Furthermore, having the great privilege of working with refugees and trauma survivors in the United States and globally, I created a model of care, Project Untangled,[1] that has been well-received by caregivers of traumatized children, families, and communities. Several communities in the USA, Canada, Libya, Syria, and Bangladesh, have now implemented some or all the components of Untangled and found it to be a powerful therapeutic tool and a much-welcome addition in filling important gaps in the design and delivery of culturally-sensitive trauma-informed services, especially to those who are underserved and otherwise forgotten.

It is through the genuine expression of healing love and caring for one another that we open channels of communication and build bridges of trust that can help such trauma survivors see the light at the end of a very dark and long tunnel.

This is a journey of one psychiatrist, and it had renewed my deep belief in the ability of healers to lend a helping hand even in the darkest of circumstances. It is very important to never lose hope or preach despair and to never underestimate the impact one human can have on another. Even though I did not share the language skills or some of the cultural aspects with the Rohingya refugees, they found my contribution invaluable because the approach was caring and authentic.

  How This Experience Affected Me Top

I am very impressed and humbled by the amount of resilience and the ability of the human spirit to not only survive but also thrive when faced with tragic adversities and unimaginable suffering. I came face-to-face with how true and powerful the words of the Persian Sufi poet Rumi are when he stated that “there are beautiful things that you can only see in the dark.” I did not only experience pain but also an overwhelming amount of beauty shining out of the forgotten tents in Cox's Bazar.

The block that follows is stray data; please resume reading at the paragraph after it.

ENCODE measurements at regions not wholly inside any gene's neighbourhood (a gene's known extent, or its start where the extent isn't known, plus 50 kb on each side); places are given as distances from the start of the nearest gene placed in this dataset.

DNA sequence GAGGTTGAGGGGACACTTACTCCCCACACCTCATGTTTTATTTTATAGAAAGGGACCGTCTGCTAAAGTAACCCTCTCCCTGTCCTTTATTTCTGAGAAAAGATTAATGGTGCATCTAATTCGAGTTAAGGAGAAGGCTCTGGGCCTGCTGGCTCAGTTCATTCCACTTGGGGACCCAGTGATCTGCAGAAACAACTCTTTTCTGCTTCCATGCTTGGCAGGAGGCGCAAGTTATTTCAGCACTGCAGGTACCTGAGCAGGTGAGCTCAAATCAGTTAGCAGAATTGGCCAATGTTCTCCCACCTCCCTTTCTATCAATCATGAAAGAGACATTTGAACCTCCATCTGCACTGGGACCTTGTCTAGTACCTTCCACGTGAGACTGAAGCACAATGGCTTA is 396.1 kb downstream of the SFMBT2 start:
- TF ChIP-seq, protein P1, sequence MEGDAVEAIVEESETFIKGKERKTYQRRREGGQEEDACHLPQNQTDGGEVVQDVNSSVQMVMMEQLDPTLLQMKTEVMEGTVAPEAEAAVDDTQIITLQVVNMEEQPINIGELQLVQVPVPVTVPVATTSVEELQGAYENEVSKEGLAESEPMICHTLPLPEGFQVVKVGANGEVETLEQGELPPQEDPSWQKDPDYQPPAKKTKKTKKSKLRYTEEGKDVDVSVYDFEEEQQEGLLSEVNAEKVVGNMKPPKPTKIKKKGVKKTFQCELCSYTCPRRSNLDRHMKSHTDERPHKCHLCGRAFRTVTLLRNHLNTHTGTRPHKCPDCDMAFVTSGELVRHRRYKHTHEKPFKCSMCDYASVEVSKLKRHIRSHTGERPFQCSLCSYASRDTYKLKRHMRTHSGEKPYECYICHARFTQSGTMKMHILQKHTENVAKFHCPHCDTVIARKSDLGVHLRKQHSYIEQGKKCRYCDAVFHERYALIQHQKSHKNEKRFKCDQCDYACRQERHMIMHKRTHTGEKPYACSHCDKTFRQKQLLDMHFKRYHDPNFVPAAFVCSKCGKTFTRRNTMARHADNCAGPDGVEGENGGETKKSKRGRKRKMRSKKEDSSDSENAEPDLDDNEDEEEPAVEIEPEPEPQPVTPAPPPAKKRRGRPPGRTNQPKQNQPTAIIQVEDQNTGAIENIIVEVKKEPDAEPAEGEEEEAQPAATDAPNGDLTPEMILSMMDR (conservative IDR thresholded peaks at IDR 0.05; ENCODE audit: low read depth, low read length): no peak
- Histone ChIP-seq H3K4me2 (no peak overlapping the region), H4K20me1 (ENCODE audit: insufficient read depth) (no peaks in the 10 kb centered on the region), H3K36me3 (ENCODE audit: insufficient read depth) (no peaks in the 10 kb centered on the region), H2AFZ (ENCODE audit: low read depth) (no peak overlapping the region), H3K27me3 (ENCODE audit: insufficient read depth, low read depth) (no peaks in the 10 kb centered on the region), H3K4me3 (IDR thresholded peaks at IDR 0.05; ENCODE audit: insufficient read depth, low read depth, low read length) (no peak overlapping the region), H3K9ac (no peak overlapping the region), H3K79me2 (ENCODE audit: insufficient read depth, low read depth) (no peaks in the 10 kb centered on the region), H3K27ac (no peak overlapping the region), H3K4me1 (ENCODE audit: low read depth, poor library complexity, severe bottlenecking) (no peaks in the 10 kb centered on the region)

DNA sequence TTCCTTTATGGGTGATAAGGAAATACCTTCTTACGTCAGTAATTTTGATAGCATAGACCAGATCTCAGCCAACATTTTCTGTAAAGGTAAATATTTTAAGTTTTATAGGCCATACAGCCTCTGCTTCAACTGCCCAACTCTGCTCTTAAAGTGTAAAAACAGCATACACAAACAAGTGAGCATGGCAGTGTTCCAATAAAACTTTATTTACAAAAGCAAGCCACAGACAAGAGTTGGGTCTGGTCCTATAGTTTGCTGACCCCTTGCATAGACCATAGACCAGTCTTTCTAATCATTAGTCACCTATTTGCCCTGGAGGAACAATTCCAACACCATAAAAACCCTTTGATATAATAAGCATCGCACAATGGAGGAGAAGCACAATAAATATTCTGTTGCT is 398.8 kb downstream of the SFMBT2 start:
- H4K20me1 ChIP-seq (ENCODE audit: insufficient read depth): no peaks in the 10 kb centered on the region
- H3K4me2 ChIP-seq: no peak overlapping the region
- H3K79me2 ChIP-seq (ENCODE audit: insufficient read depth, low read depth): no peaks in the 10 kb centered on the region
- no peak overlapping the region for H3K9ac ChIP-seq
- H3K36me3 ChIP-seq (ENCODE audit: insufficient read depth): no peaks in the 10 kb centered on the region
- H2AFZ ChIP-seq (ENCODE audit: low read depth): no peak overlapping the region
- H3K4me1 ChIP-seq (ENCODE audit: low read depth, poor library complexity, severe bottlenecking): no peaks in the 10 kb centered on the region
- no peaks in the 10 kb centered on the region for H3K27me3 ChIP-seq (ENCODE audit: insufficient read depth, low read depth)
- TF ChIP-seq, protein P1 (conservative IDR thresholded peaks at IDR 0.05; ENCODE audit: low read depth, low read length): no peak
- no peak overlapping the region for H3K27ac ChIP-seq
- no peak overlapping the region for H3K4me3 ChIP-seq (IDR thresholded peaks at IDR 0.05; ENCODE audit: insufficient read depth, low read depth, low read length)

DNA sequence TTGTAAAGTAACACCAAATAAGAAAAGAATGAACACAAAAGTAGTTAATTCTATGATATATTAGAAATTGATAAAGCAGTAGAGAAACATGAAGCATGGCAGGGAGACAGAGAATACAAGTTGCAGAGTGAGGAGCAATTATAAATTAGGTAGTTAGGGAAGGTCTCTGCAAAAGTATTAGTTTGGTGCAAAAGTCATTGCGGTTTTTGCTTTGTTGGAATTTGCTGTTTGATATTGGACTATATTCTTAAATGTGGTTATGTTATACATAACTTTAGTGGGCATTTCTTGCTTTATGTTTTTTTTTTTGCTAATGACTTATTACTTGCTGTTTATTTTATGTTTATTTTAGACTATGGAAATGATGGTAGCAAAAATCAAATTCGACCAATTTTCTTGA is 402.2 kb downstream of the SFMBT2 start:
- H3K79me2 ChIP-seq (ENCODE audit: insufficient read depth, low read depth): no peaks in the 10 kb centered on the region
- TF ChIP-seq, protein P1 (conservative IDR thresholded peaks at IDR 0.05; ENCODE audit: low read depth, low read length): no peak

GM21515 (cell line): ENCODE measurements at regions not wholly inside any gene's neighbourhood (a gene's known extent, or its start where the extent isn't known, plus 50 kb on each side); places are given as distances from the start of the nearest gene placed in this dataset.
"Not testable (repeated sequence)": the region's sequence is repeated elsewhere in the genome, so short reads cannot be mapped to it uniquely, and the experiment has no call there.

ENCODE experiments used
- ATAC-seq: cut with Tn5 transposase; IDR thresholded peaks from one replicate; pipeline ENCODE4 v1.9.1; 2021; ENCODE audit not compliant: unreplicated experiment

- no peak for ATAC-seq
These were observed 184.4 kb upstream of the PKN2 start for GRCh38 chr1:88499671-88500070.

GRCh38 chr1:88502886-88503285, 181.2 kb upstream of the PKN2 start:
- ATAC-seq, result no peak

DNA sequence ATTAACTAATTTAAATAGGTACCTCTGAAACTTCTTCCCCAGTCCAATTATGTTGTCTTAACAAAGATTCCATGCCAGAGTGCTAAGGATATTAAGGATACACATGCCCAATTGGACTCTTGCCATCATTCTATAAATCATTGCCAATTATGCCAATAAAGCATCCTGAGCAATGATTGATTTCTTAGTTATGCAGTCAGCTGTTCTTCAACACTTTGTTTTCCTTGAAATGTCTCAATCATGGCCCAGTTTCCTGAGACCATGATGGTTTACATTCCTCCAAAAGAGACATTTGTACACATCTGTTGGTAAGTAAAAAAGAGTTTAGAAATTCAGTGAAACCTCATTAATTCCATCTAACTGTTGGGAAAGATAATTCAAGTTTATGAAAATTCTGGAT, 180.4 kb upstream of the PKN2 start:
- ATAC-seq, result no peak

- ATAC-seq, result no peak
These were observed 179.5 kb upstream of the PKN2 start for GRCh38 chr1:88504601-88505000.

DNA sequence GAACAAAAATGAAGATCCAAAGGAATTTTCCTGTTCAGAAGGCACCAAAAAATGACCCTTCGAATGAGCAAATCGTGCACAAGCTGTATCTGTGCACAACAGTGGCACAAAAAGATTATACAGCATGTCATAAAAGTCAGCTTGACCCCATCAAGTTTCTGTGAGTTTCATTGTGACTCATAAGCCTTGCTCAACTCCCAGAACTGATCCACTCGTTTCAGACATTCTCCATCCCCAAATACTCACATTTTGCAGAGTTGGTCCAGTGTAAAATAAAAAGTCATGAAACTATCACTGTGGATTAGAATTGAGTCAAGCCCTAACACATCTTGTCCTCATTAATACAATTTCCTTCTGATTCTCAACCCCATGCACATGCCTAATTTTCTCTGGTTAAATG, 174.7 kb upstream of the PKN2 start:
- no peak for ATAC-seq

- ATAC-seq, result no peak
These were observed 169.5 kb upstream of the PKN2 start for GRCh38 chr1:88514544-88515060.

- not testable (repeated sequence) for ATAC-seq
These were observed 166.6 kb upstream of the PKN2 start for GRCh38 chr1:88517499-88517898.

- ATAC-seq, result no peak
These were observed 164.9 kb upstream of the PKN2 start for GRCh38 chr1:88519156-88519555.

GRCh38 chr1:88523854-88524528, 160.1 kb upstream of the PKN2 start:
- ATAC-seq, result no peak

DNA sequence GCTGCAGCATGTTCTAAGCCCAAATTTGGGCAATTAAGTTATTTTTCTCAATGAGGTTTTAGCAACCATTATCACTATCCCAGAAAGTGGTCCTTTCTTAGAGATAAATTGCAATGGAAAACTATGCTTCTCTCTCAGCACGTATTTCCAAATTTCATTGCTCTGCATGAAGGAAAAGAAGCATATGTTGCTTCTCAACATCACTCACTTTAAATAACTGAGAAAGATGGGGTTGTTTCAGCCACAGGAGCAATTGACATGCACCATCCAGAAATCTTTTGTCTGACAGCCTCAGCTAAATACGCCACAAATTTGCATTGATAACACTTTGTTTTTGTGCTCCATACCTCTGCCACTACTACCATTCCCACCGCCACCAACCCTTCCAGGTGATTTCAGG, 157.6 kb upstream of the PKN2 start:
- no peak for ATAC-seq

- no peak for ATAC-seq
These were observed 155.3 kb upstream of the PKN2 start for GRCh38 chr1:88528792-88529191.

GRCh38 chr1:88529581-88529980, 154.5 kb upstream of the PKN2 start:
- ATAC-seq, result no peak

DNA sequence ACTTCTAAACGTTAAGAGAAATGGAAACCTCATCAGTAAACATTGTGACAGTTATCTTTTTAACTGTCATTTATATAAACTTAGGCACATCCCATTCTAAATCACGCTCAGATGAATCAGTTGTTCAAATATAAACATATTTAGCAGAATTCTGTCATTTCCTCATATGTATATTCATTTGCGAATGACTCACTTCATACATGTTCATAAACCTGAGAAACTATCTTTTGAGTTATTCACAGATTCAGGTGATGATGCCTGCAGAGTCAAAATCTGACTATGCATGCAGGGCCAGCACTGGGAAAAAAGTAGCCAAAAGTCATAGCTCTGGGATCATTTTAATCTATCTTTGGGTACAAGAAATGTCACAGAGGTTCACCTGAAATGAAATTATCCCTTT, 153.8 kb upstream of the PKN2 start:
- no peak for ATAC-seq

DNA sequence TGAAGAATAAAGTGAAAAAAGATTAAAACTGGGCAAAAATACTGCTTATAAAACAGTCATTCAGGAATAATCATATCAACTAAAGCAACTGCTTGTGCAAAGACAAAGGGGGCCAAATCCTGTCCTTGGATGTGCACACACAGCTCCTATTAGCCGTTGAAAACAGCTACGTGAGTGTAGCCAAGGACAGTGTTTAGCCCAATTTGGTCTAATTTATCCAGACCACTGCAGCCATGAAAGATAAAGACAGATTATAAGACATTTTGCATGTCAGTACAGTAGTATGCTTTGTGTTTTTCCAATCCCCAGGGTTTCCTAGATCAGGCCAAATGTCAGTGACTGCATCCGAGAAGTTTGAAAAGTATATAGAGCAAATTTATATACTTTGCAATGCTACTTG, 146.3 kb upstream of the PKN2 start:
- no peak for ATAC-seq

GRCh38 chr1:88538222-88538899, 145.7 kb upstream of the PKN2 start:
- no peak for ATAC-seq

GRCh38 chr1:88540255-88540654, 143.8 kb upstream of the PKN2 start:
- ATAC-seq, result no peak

I am very honored that my modest efforts in Bangladesh provided a small but much-needed glimpse of hope to a community in the midst of despair. It is my immense privilege to be of service to those in need, worldwide, and to celebrate my mother's memory and her last words of advice and wisdom, when she told me “son, stay always busy in the business of mending broken hearts. If you can't be the source of someone's joy and delight, don't be the source of their pain and distress.” It is not only my ethical duty to serve, it is a true honor!

Financial support and sponsorship

None other than travel expenses covered by MedGlobal.

Conflicts of interest

There are no conflicts of interest.

  References Top

Project Untangled. Available from: https://projectuntangled.org/. [Last accessed on 2019 Oct 01].  Back to cited text no. 1
MedGlobal. Available from: https://medglobal.org/. [Last accessed on 2019 Oct 01].  Back to cited text no. 2
OBAT Helpers. Available from: https://obathelpers.org/. [Last accessed on 2019 Oct 01].  Back to cited text no. 3
Center for Victims of Torture. Available from: https://www.cvt.org/. [Last accessed on 2019 Oct 01].  Back to cited text no. 4
Reda O. Untangled: A Go-To Guide for Caregivers of Traumatized Children, Families, and Communities. 1st ed. Portland (OR): Chehalem Press; 2019.  Back to cited text no. 5
Harvard Program in Refugee Trauma. Available from: http://hprt-cambridge.org/. [Last accessed on 2019 Oct 01].  Back to cited text no. 6


  [Figure 1], [Figure 2], [Figure 3], [Figure 4]